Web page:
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    How Can We Teach/Learn Emotion Words and Complex Abstract Meanings? – A Relational A/r/tographic Conversation In-between Images and Words
    SAJADI, NEDASADAT ( 2022)
    This a/r/tographic doctoral research is a pedagogical, cultural, methodological, and theoretical dialogue between a written exegesis and an a/r/t exhibition. Together, this 50/50 dynamic responds to this research, serving as a contiguous outcome. As an Iranian a/r/tographer I invite the viewer/reader to follow and engage with multimodal discussions by moving in-between the two inter-connected spaces of words and visuals. In this rhizomatic research, I explore the dynamics in-between images and words in communicating the complexities of meaning that are affected by our experiences and, in turn, continuously affect our understandings. I ask, How and to what extent can a/r/tography as a living inquiry contribute to the learning of complex abstract concepts such as emotion words and inter-personal/cultural meanings? Through entangled artmaking/writing, this a/r/tographic inquiry calls attention to uncertainty, process, and knowledge in the making. It introduces Persian miniatures as culturally specific artworks to stimulate learning with the unfamiliar. The entanglement within this arts-based educational research, addresses the overlooked or less discussed gaps which often result from commonly practiced, linear, established, or result-focused systems. Therefore, it offers a chance to interrupt the expected and negotiate meanings through affect. The thesis forms two parts: a written exegesis and creative component. The creative component comprises narrative colour-pencil/B&W illustrations on paper, acrylic painted/collaged paper mache sculptures, prints, and images on foam boards and acetate sheets. The creative outcomes of the research were presented and captured through a physical exhibition held at The University of Melbourne’s Graduate School of Education, prior to completion, on 1 April 2022. This completion exhibition provided a space of reflection which led to the curation of a final virtual a/r/t exhibition. To create a living and accessible collection/exhibition, all creative works have been photographed, scanned (JPG files), or processed as 3D models and assigned an individual digital object identifier (DOI). These artworks are stored in an online open access repository, called Figshare, and within the Pedestal 3D digital data management platform. As a collective, these digitised artworks were housed and then recorded to an immersive virtual space inside Mozilla Hubs which constitutes the a/r/t exhibition contributing to 50 percent of this doctoral research.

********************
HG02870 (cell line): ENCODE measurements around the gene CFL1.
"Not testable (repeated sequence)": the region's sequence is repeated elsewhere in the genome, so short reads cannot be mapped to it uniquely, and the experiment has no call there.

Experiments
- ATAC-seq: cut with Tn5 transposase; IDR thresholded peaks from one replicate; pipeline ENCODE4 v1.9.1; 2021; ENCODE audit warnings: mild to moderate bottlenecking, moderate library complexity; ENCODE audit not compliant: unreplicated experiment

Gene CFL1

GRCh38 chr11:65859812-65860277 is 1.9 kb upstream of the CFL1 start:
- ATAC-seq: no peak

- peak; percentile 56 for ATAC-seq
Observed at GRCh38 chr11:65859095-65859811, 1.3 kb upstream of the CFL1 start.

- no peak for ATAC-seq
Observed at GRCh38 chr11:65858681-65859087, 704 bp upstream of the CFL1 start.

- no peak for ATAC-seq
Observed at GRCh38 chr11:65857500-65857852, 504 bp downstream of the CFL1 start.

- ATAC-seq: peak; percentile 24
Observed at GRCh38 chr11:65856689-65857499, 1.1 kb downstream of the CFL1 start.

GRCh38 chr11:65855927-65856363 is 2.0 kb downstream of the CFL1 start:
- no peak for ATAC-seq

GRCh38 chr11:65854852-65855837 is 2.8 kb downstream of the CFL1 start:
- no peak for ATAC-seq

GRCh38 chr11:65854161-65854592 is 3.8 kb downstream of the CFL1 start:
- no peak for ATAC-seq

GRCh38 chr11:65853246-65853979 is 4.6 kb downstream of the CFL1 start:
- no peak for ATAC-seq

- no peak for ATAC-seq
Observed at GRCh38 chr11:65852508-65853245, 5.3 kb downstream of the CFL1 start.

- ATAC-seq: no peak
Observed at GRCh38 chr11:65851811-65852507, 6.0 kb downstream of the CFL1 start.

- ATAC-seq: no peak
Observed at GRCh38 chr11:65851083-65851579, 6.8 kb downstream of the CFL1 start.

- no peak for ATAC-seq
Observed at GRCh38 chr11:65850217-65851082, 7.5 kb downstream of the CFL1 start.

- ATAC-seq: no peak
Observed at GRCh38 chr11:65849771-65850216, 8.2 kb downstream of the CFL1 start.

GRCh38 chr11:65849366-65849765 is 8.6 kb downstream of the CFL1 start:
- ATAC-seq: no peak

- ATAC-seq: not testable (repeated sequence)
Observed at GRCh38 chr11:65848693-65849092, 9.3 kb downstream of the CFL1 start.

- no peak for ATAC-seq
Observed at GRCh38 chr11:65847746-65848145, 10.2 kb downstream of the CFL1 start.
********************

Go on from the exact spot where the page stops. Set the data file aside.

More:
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    Victoria's change-model to TAFE: Building a framework for tertiary education
    Riordan, Martin Gerard ( 2021)
    This thesis presents the findings of research into institutional change and how structural re-modelling of TAFEs in Victoria may be assessed as fit-for-purpose for institutions operating in tertiary education. Technical and Further Education (‘TAFE’) in Australia developed a distinctive identity during the twentieth century as a college network established by state and territory governments to deliver technical qualified training in skills that were identified as economically important to productivity. Yet institutional arrangements were not static: vocational education that was identified by the Commonwealth and implemented under states and territories, branded as TAFE colleges, grew to dominate Australia's cities and regions for skills training. Irrespective, subsequent Commonwealth policy directed a fundamentally different market-based micro-economic industry-led reform architecture. This involved the reorientation of vocational education in Australia to be funded and regulated under the auspice of micro-economic reform national policy, influenced with support from business lobby organisations managing the impact of industry restructuring with re-training and its costs, and meeting skill needs in a digitised economy. This institutional change triggered incremental transformation across Australia's complex federalism and shared institutional structures, and ultimately impacted TAFEs as state organisations. In the case of Victoria, which was promoted as the centre for national manufacturing, a challenge was not only the institutional implementation of required industry restructuring which had prospered for industry under formerly pre-competition policy protectionist regulation, but management of TAFE organisations under its control. The thesis is focused on empirical case studies which analyses three Victorian TAFEs that registered for higher education provision during these years; tracing the original legislative purpose for TAFE Institutes to better support wider community participation in higher level skills, how these arrangements transpired and their transparency, and the issue of sustainability. The methodology is examined under the lens of intra-organisational empirical case studies, referenced by conversations with organisational actors. The interviews were conducted with past and current TAFE senior executives whose job was to navigate through what became a dramatic period of change covering the decade 2009 to 2019, which heralded the change-over from years of fixed TAFE funding arrangements to open-market competitive vocational education funding. The thesis applies gradual change theoretical modelling to these TAFE Institutes, adopting an empirical research method that records the insights and reflections of that leadership through this change. This intra-organisational analysis seeks to explore the challenges of organisational leaders through changing institutional dynamics, and the extent (or otherwise) of strategic change modelling, while also reviewing outcomes including suitability of TAFE governance. The research question is to explore if, or to what extent, does the conceptual framework of gradual institutional change assist to explain (and model) the policy changes at the Victorian TAFEs during this change environment. The thesis contends this may be a viable framework that may enable predictive modelling of change for TVET institutions, as public and private sector organisations manage their sustainability in a broader competitive tertiary education sector.